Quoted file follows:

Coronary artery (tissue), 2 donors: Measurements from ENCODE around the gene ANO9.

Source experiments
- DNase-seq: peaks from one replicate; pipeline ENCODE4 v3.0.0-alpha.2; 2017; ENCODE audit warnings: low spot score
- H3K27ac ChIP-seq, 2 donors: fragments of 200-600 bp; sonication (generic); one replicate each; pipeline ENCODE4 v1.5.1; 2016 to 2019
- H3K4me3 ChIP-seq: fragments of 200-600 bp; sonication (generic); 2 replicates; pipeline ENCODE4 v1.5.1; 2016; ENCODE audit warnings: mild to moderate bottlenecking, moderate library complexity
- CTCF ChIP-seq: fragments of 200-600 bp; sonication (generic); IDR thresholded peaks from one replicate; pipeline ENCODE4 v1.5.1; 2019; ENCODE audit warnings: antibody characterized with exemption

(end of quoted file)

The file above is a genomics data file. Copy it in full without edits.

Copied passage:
Coronary artery (tissue), 2 donors: Measurements from ENCODE around the gene ANO9.

Source experiments
- DNase-seq: peaks from one replicate; pipeline ENCODE4 v3.0.0-alpha.2; 2017; ENCODE audit warnings: low spot score
- H3K27ac ChIP-seq, 2 donors: fragments of 200-600 bp; sonication (generic); one replicate each; pipeline ENCODE4 v1.5.1; 2016 to 2019
- H3K4me3 ChIP-seq: fragments of 200-600 bp; sonication (generic); 2 replicates; pipeline ENCODE4 v1.5.1; 2016; ENCODE audit warnings: mild to moderate bottlenecking, moderate library complexity
- CTCF ChIP-seq: fragments of 200-600 bp; sonication (generic); IDR thresholded peaks from one replicate; pipeline ENCODE4 v1.5.1; 2019; ENCODE audit warnings: antibody characterized with exemption